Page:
HOW TO SAVE A LIFE is the first book I’ve read by Sara Zarr, but it won't be the last. I started reading the book this morning and just finished, and all I really want to do is run out and buy everything else Sara Zarr has ever written. So yeah, it’s good.
The story, a contemporary YA, is about Jill, who is coping with her father’s death, and Mandy, who is eighteen and pregnant. Jill’s mom decides she wants to adopt Mandy’s baby, which is how the three of them all end up living together. If you want more of a summary than that, then you’ll just have to read the book.
But this book is about so much more than these three characters. It’s about life and loss and what it means to be family. It’s about letting people in, letting them love you and see you even though you are flawed and will never live up to their expectations. Or sometimes your own, for that matter.
Zarr does an amazing job of creating flawed characters who you root for. It’s not easy creating multi-dimensional characters, ones who are so real they must live somewhere other than between the covers of the book, but Zarr has done just that. All of the characters are well-developed – not just Jill and Mandy, who alternate telling the story. Jill’s mom and Jill’s boyfriend Dylan and new friend Ravi are fleshed out so perfectly. Even Mandy’s mom, who is really only in the book through Mandy’s memories, is thoroughly developed. Though I must admit, I didn’t like her and could only see her flaws. But through her character, I understood Mandy that much better.
The story is tight as well. It had emotional resonance without being maudlin or trying to manipulate me. If there is one thing I hate as a reader, it’s being manipulated. This story allowed to dislike certain things about a character while still seeing the good in that character. Zarr never told me how I was supposed to feel about a situation. She let the story unfold on the page and allowed me, the reader, to make up my mind how I felt about that. This is a story of hope, but it’s not cheesy or saccharine sweet.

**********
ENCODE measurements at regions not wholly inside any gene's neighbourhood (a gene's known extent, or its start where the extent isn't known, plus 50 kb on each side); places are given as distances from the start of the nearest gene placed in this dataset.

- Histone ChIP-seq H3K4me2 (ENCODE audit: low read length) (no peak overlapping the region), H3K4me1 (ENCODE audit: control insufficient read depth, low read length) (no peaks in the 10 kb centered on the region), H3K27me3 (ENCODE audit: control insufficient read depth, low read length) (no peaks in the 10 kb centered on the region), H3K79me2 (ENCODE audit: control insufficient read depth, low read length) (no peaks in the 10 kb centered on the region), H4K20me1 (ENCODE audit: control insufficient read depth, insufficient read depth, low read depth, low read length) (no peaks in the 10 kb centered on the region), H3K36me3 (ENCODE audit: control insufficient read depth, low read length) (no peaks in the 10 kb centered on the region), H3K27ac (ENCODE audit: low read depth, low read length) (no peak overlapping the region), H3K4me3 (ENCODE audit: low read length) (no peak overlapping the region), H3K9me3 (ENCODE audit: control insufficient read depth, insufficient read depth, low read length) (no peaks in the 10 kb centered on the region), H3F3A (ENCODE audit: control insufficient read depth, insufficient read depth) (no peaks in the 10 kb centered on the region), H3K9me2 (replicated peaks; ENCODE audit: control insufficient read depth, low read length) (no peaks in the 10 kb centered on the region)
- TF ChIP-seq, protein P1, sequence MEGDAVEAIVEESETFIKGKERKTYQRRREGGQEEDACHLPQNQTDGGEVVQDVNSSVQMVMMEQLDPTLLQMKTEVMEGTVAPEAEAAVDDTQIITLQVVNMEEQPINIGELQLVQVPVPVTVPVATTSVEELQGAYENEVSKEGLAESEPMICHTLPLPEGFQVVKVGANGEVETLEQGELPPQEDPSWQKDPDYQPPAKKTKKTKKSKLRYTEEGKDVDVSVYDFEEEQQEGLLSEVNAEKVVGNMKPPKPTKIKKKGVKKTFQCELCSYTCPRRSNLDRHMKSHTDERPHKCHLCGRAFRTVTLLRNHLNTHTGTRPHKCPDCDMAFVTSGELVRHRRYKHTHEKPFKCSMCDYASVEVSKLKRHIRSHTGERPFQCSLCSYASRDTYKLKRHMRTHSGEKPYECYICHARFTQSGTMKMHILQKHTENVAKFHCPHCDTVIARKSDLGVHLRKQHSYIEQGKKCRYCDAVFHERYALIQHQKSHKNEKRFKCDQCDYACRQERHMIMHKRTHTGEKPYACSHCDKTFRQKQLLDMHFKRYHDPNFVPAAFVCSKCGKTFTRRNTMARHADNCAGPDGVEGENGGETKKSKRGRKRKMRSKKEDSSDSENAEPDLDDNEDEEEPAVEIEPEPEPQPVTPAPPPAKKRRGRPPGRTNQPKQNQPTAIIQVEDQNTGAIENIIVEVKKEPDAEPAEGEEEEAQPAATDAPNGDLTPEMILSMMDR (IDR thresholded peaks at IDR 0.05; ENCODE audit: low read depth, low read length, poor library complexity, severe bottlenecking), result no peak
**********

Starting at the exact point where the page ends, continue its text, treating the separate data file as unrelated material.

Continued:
Finally, the writing. These days I find it so hard to find a book that has both great writing and great story. Usually, it has one or the other, so when I find a book that has both, I’m thrilled. I’m not hating on writers, because I am one, and I know just how hard it is to get both story and writing to blossom at the same time. So when it does happen, I have to stop and applaud the writer, because as a reader I am fully satisfied, and as a writer I am in awe.
I read plenty of books that I don’t like in one way or another. Some are good but not great. Some are pretty awful. You won’t see me reviewing those books here. I don't believe in giving a glowing review to a book that hasn’t earned it, but I also won't waste space pointing out the flaws of a book I didn’t really like. That’s for others to do. My job here is to crow about the ones I do love – the ones that I want to buy for all my friends, the ones that inspire me to work harder at my own craft. This is one of those books. Thanks, Sara Zarr, for crafting this book just for me. It feels that way at least, like all the best ones should.